Why Plans Are Overrated in My Life
And How I learned to Trust Serendipity More
“No operation extends with any certainty beyond the first encounter with the main body of the enemy.” — Helmuth Von Moltke
The pithier version of the above quote is “No plan survives the contact with the enemy.”
This is not to dilute the value of plans or the process of planning. Both are important. However, over the years, I have realized that plans are overrated in my life and slowly and steadily I started placing more trust in serendipity.
Here are few of the incidents (partial list) that influenced me to make the switch.
#1. The Library
My Dad used to work in Public Works Department (PWD) and we used to live in a small town called K.R. Nagar. One day my Dad came back home and told us that he has been transferred to Madikeri and we all will be moving.
It was quite common for us to move every few years as that was the nature of his job. But Madikeri? I did not even where it was. He told me that it only rains twice there in a week — first time it lasts four days and the second time it lasts the other three days. I love rain so I could only imagine how the place was going to be.
We didn’t know a single soul in Madikeri but soon I made some lifelong friends from there. When your Dad has a traveling job, a lot of things are not under your control. However, the very same fact opens up new avenues for serendipity in action.
What made the difference in Madikeri?
Of the many things, one was the location of the library and how far it was from our home. The library was located in the Madikeri Fort and we used to live in PWD quarters right outside the town. It was about 4 kilometers from my home if I am not mistaken. I used to walk almost every weekend to the library. While walking back home I would read one of those books on the road and if I completed reading it, I would walk back to the library to return that book and exchange for another one. Soon I discovered that it would be better to borrow thicker books so that I don’t run out of reading material.
If it were raining, that would provide an excuse for me to spend hours at the library reading books right there before heading home with two more.
Long story short, the reading non-stop for years finally led to me writing my own book at the age of ten and finally getting it published at the age of thirteen.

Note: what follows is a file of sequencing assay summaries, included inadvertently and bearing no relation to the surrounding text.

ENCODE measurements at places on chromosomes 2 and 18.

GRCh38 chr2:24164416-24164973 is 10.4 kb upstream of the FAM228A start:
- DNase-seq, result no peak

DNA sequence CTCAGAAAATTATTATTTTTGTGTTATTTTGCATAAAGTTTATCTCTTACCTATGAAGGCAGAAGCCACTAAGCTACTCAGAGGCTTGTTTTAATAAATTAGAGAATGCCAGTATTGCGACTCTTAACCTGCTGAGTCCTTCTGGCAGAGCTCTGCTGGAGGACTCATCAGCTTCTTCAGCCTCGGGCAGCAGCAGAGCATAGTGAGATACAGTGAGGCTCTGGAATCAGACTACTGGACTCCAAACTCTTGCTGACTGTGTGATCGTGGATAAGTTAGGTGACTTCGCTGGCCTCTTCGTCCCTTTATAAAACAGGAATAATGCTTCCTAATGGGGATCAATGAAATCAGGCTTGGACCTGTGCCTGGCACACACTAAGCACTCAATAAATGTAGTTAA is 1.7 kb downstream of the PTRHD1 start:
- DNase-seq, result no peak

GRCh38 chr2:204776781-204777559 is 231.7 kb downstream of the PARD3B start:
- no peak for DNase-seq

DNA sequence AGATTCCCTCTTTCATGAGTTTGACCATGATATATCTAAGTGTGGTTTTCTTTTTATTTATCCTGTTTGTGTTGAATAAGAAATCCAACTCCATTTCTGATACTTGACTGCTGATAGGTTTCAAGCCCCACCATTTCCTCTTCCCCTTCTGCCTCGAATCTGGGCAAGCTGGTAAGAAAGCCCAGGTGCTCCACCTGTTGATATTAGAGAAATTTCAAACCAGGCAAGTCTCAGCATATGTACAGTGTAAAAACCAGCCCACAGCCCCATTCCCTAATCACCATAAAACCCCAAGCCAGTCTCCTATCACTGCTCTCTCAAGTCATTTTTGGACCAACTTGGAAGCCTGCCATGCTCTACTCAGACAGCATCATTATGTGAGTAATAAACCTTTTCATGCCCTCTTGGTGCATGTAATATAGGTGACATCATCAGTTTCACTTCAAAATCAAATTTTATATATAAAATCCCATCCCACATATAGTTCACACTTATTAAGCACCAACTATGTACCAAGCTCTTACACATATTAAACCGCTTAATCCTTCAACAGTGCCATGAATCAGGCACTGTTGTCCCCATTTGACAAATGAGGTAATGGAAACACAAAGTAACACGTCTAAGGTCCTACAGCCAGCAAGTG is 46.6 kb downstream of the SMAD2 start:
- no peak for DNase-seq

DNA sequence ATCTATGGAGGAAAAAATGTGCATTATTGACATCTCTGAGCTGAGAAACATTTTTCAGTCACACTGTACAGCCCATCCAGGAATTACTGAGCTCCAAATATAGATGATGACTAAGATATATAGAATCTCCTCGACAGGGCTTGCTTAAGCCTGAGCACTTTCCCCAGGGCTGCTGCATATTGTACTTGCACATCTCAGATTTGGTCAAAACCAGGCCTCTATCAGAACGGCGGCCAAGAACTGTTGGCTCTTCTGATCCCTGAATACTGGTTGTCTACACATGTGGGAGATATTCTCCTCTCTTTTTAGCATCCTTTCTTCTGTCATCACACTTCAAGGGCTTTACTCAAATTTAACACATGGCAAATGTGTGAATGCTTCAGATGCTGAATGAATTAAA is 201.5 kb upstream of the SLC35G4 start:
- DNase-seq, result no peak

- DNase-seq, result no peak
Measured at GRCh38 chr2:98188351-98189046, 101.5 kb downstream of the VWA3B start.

Plans, No. Why? Didn’t know what it meant at that age.
Serendipity. Yes, a series of events in that category is what made it happen.
2. The Hindi Exam AND The Big Lesson
By this time, I had published my first book and had written several hundred articles and poems. One of my books was about to be serialized in a monthly magazine. I used to get fan mail from people. That was one side of the story.
Then something interesting happened when I was in Eighth Grade. A teacher by the name of Govardhan came into the class to teach Hindi language. He established his authority and credibility right on day one in the way he approached his very first class. I still remember the first day. He threw his textbook to one of the students in the first bench and asked the student to randomly open the text book without showing the teacher and read out a line of a paragraph. Govardhan Sir would immediately say what chapter, page number, paragraph number and line number within the paragraph that line belonged to. First, I thought it was a setup. Then the exercise continued. The textbook was passed from one student to the other and the result was the same. Govardhan Sir would remember the chapter, page, paragraph and the line number for any sentence in the book. When the book was passed to me, I wanted to test this some more. I opened a random page and instead of reading something from there, I made up a sentence and looked at the teacher. Govardhan Sir was not happy. His response, “CP, don’t play games with me.” Then he spoke a sentence that was on the first line of the page I had opened. I was on the last bench. Govardhan Sir had guessed the exact page based on what he saw from the front. I was shocked, surprised, amazed and dumbstruck all at once. The power of the mind fascinated me.
On the other end, my parents were very clear that I had to keep getting good grades in school or else everything else outside the studies would come to a grinding halt. In hindsight, it was a good thing because I found ways of managing what was required for my studies in a very efficient way. Planning? No. Again, I didn’t know what they really meant at that time. I was doing what was necessary. That led to my interest in accelerated learning, music to enhance learning and so many other techniques that I use even today.